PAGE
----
Nov. 2, 2009
Roger Thurow, Wall Street Journal reporter and co-author of “Enough: Why the World’s Poorest Starve in an Age of Plenty,” will serve as the keynote speaker when Luther College hosts the Upper Midwest Global Poverty Conference on Saturday, Nov. 21.
Thurow will speak at 11:15 a.m. in Room 206 of Valders Hall of Science. His presentation is open to all Global Poverty Conference registrants.
To register for the conference, request a registration form by calling (202) 527-9738, by sending an email message to email@example.com, or download a form at http://students.luther.edu/~onechapter.
Registration fee is $25, $20 for students, teachers and clergy members.
Led by Luther faculty members, workshop sessions of the Global Poverty Conference will be held from 12:30 p.m. to 4 p.m. in the Franklin W. Olin Building. Sessions include:
- “International Sexual Violence,” led by Jennifer Green, professor of sociology
- “Population, Poverty and the Environment: A Matter of Justice,” led by James Martin-Schramm, professor of religion
- “Micro-lending,” led by Brett Johnson, professor of sociology
- “Millennium Development Goals,” led by James Rhodes, professor of political science
- “Preaching and Poverty,” led by Carl-Eric Gentes, interim campus minister
- Inter-Faith Dialogue and Peace,” led by Paul Gardner, professor of political science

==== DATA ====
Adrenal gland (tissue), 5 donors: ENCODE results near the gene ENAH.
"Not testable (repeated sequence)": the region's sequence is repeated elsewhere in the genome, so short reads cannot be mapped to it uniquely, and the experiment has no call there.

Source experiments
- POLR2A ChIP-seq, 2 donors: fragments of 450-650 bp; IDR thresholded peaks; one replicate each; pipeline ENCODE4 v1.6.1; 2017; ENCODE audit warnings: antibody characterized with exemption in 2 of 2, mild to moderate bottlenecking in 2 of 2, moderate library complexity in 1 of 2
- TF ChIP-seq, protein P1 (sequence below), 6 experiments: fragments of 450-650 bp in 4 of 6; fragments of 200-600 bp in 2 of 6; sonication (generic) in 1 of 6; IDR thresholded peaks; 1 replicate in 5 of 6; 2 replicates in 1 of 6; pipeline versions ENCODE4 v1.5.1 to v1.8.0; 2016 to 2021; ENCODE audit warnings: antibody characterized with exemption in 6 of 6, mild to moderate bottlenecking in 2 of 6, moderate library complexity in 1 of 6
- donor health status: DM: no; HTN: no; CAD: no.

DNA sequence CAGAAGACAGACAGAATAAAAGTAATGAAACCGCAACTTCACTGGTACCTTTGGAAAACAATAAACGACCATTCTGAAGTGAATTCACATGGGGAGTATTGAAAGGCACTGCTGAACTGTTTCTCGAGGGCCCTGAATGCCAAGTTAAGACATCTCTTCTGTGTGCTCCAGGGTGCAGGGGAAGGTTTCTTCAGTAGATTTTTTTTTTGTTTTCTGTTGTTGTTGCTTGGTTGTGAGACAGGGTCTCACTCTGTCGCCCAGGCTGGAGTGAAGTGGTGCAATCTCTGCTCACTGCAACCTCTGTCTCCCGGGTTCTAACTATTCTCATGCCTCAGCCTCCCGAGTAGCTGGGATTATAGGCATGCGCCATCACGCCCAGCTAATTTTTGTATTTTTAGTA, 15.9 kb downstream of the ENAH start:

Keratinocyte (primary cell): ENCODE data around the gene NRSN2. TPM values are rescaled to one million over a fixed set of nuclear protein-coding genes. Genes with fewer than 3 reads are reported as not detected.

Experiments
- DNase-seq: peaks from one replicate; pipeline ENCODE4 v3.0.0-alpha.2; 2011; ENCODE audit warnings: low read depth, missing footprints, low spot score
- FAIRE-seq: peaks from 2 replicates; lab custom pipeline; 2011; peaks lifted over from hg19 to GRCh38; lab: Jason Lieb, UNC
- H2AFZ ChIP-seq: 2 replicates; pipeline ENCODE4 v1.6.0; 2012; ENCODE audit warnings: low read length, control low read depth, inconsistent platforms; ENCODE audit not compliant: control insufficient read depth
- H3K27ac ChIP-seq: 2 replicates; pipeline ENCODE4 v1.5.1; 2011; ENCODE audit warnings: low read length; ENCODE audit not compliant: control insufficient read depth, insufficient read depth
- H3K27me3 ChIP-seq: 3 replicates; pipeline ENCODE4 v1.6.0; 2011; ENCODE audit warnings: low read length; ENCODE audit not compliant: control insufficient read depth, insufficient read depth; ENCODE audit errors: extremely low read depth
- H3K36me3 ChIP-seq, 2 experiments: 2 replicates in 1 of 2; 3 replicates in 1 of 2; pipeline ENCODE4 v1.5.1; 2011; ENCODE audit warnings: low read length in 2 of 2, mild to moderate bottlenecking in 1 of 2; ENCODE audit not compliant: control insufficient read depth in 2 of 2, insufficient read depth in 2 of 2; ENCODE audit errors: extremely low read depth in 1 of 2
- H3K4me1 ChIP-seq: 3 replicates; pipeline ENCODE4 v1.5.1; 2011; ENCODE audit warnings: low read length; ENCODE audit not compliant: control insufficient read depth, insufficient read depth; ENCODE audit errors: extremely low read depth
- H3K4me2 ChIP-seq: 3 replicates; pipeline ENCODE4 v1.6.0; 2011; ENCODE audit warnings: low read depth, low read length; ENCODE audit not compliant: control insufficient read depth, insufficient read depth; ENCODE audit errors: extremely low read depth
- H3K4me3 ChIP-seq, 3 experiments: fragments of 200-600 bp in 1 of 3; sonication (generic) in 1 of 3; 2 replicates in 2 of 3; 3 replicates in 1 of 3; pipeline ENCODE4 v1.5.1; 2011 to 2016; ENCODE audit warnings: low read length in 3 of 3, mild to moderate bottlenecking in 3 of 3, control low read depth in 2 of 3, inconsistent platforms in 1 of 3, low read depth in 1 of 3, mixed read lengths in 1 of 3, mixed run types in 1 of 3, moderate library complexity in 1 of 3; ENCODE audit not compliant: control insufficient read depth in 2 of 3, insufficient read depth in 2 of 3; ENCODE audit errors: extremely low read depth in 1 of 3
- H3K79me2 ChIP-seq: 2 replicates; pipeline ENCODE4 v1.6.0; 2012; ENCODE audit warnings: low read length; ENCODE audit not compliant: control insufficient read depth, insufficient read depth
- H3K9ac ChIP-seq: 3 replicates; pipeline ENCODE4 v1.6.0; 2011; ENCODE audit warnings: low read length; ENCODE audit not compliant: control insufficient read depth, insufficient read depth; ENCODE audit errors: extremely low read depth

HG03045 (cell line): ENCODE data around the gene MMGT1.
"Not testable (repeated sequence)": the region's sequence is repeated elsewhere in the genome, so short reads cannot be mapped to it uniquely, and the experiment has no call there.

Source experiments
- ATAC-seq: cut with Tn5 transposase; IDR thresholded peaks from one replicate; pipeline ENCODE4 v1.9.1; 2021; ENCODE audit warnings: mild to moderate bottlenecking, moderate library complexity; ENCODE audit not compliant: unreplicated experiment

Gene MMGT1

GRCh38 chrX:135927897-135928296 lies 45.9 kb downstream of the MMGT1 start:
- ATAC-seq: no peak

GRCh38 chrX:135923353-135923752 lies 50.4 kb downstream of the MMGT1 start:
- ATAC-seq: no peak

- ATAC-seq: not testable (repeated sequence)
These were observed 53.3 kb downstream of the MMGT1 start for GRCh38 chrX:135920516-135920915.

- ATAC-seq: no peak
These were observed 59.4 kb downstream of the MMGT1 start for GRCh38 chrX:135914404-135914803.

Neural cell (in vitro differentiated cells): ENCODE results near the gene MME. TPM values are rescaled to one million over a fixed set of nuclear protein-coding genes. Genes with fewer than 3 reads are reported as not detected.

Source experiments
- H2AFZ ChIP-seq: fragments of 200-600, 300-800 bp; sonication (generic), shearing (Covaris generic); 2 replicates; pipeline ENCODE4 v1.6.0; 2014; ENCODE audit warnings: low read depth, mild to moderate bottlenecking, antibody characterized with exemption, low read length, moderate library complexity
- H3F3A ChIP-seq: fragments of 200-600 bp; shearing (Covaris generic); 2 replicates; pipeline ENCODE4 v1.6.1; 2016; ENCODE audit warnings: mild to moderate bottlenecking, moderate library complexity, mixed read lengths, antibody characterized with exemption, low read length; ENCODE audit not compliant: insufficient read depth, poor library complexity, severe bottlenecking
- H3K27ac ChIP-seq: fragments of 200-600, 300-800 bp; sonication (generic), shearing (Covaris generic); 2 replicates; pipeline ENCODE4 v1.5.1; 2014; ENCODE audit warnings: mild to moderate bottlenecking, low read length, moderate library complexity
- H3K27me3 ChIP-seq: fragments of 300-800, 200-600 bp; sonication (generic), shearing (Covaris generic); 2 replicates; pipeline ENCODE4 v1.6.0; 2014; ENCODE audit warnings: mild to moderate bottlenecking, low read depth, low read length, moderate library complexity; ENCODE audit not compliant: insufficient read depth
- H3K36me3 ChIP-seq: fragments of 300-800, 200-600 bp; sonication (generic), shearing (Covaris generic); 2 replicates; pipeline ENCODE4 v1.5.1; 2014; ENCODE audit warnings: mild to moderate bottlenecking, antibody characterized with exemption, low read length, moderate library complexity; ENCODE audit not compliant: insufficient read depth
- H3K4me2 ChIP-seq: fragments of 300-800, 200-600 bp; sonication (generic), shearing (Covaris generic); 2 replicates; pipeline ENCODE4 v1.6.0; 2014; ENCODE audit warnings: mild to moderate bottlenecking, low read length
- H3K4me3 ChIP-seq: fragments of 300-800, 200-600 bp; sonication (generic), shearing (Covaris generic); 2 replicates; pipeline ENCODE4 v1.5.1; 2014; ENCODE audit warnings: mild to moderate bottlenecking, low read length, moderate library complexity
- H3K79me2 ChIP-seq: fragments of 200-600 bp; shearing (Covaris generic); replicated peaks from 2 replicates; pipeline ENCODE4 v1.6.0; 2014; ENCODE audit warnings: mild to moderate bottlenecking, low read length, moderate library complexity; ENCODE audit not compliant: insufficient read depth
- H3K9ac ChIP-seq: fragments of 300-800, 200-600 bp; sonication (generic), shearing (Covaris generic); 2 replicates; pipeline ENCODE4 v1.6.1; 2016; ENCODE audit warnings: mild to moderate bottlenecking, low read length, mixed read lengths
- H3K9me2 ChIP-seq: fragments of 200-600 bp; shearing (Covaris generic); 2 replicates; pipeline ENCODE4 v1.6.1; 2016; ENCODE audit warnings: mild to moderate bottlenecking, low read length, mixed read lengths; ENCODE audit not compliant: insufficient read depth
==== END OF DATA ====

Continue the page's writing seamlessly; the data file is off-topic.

Keynote speaker Thurow was a finalist for the 2004 Pulitzer Prize in International Reporting and was honored by the United Nations in 2005 for his reporting on humanitarian and economic development issues.
In his book “Enough,” Thurow states that for more than 40 years, humankind has had the knowledge, tools, and resources to end chronic hunger worldwide. Yet at the start of the 21st century, each day 25,000 people die of hunger, malnutrition, and related diseases.
Thurow argues that famine is not a natural disaster but the result of bad political and social policies. He explains how the agricultural revolutions that transformed Asia and Latin America stopped short in Africa, and how our sometimes well-intentioned strategies keep the world’s poorest people hungry and unable to feed themselves.
He offers evidence that this generation is the one that could finally end the scourge of hunger that has haunted the human race since its beginning.